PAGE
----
Tuesday, March 24, 2015

Kings & Queens: Queen Hatshepsut, Egypt’s First Female Pharaoh

CAIRO: Although the concept of monarchy in ancient Egypt was traditionally limited to males, a woman progressed from the role of co-regent to pharaoh and was a forerunner of such figures as Cleopatra.

Hatshepsut (1479 B.C.-1458 B.C,) whose name means “her majesty,” was the first female Pharaoh in ancient Egypt. She was the 5th Pharaoh of the 18th Dynasty (1580B.C.-1080B.C.) archaeologist Sherif el-Sabban told The Cairo Post.  “The way to become a Pharaoh in ancient Egypt was not only being the deceased pharaoh’s eldest son, you also became a Pharaoh by getting married to the right woman of pure royal blood flowing through her veins,” said Sabban.

Being the sole royal blood child of the 18th-dynasty king Thutmose I and his wife Queen Ahmose Nefertari, Hatshepsut was married to her half brother Thutmose II whose mother was one of Thutmose I’s wives, former Secretary General of Egypt’s Supreme Council of Antiquities Abdel Halim Nour el-Din told The Cairo Post Thursday.

There were three possible relationships a woman could have with the Pharaoh in ancient Egypt; the first is the “Great Wife.” “There is always one Great wife as the pharaoh could have plenty of wives and concubines,” said Nour el-Din adding that all the children from the Great Wife and the Pharaoh were the royals.

The second possible relationship was as a wife who lived in the harem and can have all kinds of legal and property rights while the third is a concubine who was also an important woman in the royal court and her children from the Pharaoh could also ascend the throne in ancient Egypt, according to Nour el-Din.

“A Pharaoh becomes one by getting married to the great wife’s daughter,” he said, adding that when Thutmose I died, he had a royal legitimate heir to the throne of Egypt; his son Thutmose I, but not by the great wife.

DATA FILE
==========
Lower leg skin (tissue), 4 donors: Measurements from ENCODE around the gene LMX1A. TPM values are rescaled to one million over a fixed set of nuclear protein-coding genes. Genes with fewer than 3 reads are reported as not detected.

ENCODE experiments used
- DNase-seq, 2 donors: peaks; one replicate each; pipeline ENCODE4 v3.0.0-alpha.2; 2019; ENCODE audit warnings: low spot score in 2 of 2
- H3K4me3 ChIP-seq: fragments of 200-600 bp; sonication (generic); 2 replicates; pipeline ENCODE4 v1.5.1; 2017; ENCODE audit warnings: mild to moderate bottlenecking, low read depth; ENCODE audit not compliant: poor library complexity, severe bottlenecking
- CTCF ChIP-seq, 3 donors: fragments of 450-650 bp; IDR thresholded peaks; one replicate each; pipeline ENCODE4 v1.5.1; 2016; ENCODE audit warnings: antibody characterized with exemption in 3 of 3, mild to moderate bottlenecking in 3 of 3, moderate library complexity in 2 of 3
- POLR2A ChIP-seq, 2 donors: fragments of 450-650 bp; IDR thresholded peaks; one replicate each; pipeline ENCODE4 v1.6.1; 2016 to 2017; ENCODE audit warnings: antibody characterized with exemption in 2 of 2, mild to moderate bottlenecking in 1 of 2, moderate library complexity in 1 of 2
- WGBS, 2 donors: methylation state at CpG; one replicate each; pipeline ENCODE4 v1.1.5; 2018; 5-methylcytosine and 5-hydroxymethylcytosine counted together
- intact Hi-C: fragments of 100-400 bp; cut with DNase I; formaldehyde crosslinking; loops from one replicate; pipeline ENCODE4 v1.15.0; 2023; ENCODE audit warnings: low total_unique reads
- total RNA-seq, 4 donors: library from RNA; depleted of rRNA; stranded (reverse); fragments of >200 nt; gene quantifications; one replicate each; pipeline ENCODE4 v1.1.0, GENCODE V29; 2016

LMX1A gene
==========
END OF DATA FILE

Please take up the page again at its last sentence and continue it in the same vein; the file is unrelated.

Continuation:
He also had a daughter by the Great Wife: Hatshepsut. So Thutmose II married the 12 year-old Hatshepsut and became a Pharaoh. “The then-20-year-old Pharaoh Thutmose II and Queen Hatshepsut were married for over 20 years during which Hatshepsut; who had an eye over the throne of Egypt, learnt a lot. During the 20 years marriage, they had a daughter,” said Nour el-Din.

Thutmose II died leaving a daughter from his marriage to the Hatshepsut and a 7-year-old son named Thutmose III but from a secondary wife, said Nour el-Din. “So the widow Queen Hatshepsut became regent of Egypt and decided to rule for a while until the legitimate infant Pharaoh Thutmose III grew up and could rule by himself,” he added.

A major and unique temple in her honor was built at Deir el-Bahri on the west bank of Luxor where scenes of her “divine birth”, supporting her legitimate right to be the ruler of Egypt, are to be seen at the western wing of the three-story temple, tour guide Magdy Abdel Mohsen told The Cairo Post Thursday.

“She depicted herself, in detailed scenes, as a result of the divine marriage between God Amun and her mother Queen Ahmose Nefertari. After a few years of ruling Egypt as a co-regent, Queen Hatshepsut proclaimed herself as Pharaoh. The boy was kept away from the court, and was sent off to join the army where he grew up,” Abdel Mohsen said.

Statues were erected and scenes were carved of the Queen depicted wearing all royal features of pharaohs including the double crown of Upper and Lower Egypt, the royal headdress, the uraeus [Cobra] on her forehead and also the ceremonial beard, he added.

Hatshepsut was not interested in military campaigns but was most proud of sending trade expeditions to neighboring African areas including the “land of Punt (probably modern Eritrea or Somalia) through the Red Sea,” according to Abdel Mohsen.

The trade expedition to Punt was the first depiction of sub-Saharan Africa in the history of mankind, he said, adding that it was “an anthropological expedition and the scenes at her temple show the houses of Punt along with accurate details and carvings of Egyptian workers loading boats with goods including ivory, incense and frankincense.”

Queen Hatshepsut was also known for erecting obelisks, some of which still stand at the ancient Egyptian temples in Luxor while some others are scattered in squares all over the world. After her death, her monuments, names and statues were deliberately defaced and demolished apparently by her co-ruler and step-son/nephew Thutmose III, according to Nour el-Din.

“Her mummy was discovered in one of the tombs in the Valley of the Kings west of Luxor in 1895 and was left their unidentified until it was brought to the Egyptian museum for examination in June 2007. Evidences indicated the Queen has suffered diabetes and died from bone cancer in her mid-50s,” he added.
Source: Cairo Post By/Rany Mostafa

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